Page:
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2003 200 ssi; questions on water temp and oil filter


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I have two questions about my boat hoping someone with more knowledge than me can help. 

Seawater cooling system, temperature gauge never gets over 150', even in summer. We had a beautiful day last weekend and with the lake water being cooler, the gauge never got over 140'. Do I have a problem, maybe a stuck open t-stat? Or is that normal? BTW, she runs great. 

Oil filter, doing my first oil change and wanting to correct oil filter. I have a remote oil filter with the filter "upside down". Some say to poke a hole in the top of the old filter to allow it to drain back to the engine before removing and some say the filter should have a one way valve to prevent the oil from leaking down to the engine. 

 

Thanks men. 

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We have a 2003 5.0 MPI Alpha. I wouldn't worry about the cooler temps, ours runs a bit cooler early in the season, too. Poke a hole in the filter and drain the oil out of the crankcase before you remove the filter. That will help but it will still be a little messy. Lay an old rag underneath it.

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6 hours ago, Cris Nauta said:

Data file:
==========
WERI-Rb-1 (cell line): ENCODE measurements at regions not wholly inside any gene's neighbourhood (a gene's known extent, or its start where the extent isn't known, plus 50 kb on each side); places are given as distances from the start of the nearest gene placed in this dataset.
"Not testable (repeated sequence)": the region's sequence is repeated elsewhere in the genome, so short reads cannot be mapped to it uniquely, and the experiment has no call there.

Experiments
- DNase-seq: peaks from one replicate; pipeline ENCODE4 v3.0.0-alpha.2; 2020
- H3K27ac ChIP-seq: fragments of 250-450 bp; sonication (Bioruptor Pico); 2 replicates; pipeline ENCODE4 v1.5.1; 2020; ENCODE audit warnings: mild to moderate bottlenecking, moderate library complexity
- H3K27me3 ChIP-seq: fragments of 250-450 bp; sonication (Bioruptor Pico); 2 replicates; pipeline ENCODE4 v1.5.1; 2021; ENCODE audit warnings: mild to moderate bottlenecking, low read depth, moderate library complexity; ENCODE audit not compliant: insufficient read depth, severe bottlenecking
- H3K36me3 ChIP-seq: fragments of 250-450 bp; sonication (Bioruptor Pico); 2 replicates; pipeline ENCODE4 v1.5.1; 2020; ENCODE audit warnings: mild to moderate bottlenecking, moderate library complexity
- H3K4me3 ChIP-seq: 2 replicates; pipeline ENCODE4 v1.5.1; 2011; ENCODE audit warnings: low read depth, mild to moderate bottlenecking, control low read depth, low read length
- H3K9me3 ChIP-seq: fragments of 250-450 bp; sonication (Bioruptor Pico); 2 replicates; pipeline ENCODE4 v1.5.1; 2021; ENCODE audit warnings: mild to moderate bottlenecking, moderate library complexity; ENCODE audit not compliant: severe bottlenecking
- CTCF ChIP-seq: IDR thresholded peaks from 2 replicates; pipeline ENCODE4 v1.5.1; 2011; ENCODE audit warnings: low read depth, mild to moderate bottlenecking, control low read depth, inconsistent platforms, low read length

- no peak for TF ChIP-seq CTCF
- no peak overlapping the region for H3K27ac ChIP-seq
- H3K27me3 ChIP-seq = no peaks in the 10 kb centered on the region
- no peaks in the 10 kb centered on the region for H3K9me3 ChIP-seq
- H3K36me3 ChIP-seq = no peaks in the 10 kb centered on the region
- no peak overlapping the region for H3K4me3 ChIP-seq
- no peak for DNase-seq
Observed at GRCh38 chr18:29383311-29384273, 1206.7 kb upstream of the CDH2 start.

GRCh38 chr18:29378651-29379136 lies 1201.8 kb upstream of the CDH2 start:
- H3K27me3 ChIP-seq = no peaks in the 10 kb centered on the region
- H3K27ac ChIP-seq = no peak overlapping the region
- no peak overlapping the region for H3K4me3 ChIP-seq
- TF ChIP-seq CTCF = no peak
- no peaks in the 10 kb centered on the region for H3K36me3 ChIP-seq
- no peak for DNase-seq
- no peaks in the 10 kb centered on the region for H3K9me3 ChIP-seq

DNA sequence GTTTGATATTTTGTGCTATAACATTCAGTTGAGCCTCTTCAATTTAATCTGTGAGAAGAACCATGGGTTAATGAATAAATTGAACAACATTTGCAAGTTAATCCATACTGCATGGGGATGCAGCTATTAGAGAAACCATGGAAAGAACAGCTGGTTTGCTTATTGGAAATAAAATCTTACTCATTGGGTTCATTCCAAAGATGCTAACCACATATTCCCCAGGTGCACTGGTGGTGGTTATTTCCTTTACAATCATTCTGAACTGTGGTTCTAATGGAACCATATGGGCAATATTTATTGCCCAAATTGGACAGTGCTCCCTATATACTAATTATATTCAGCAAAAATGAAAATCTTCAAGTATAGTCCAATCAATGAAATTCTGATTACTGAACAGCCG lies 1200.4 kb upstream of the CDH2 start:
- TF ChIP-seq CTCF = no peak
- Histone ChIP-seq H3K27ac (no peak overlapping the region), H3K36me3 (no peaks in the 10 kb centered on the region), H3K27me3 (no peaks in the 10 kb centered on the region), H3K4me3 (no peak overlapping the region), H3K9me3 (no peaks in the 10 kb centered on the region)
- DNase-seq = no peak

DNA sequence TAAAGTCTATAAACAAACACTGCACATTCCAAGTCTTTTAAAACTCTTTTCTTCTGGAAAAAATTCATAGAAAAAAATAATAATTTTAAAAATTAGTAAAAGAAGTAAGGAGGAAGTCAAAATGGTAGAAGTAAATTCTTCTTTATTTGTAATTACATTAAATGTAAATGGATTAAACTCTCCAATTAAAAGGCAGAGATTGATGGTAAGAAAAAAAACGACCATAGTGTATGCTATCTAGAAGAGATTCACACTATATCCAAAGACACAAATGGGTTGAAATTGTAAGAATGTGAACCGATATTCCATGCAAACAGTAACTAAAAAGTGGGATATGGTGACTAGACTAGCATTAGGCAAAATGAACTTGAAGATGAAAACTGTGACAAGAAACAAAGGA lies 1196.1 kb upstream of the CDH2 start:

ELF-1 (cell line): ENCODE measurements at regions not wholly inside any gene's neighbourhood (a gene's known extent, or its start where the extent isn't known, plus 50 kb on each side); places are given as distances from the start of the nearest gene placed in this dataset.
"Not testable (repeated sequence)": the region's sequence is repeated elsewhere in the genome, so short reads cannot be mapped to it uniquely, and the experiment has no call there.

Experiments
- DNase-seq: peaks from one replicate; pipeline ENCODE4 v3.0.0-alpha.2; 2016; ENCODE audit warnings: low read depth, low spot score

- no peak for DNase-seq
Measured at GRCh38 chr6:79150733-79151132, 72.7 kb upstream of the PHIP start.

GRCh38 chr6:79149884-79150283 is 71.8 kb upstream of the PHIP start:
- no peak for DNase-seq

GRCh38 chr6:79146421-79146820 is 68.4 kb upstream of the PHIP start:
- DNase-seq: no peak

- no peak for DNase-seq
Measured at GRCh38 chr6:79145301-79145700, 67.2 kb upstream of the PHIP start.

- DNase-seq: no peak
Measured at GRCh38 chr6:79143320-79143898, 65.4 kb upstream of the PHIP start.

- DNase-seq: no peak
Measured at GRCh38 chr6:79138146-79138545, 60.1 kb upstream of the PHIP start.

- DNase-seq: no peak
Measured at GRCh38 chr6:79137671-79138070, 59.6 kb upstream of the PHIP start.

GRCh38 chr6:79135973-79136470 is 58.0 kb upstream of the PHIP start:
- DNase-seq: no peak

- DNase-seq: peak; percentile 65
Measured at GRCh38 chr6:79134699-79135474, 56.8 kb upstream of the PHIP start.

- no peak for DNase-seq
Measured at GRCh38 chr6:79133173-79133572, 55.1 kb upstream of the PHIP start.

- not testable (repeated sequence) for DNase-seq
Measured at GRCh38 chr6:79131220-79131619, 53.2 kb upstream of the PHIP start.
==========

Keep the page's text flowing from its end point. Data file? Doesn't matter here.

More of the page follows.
I have two questions about my boat hoping someone with more knowledge than me can help. 

Seawater cooling system, temperature gauge never gets over 150', even in summer. We had a beautiful day last weekend and with the lake water being cooler, the gauge never got over 140'. Do I have a problem, maybe a stuck open t-stat? Or is that normal? BTW, she runs great. 

Oil filter, doing my first oil change and wanting to correct oil filter. I have a remote oil filter with the filter "upside down". Some say to poke a hole in the top of the old filter to allow it to drain back to the engine before removing and some say the filter should have a one way valve to prevent the oil from leaking down to the engine. 

 

Thanks men. 

Is this a closed system or open? I would say something is wrong. Most engines like to run at the 165 to 175 range. That when they run there best, but thats me......

 

Yes, poke a hole and wait a few minutes. I always warm the engine up a little which thins the oil out. Than I use puppy pads to catch and clean up.   

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6 hours ago, cyclops2 said:

I have never understood the logic of a upside down filled oil filter .  More money for the dealers. More oil stain for the owner to be bullied into cleaning up.  

You’re doing it wrong.
I knock a hole in mine and let it drain down into the pan. It drains completely, no mess. Works great. Seems logical to me. 

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13 hours ago, Iggy said:

Is this a closed system or open? I would say something is wrong. Most engines like to run at the 165 to 175 range. That when they run there best, but thats me......

 

Yes, poke a hole and wait a few minutes. I always warm the engine up a little which thins the oil out. Than I use puppy pads to catch and clean up.   

It is an open system, 5.0 MPI. That's what I thought also, 150 degrees seems cool. 

Re the oil filter, anybody know about the filters with one way valves in them?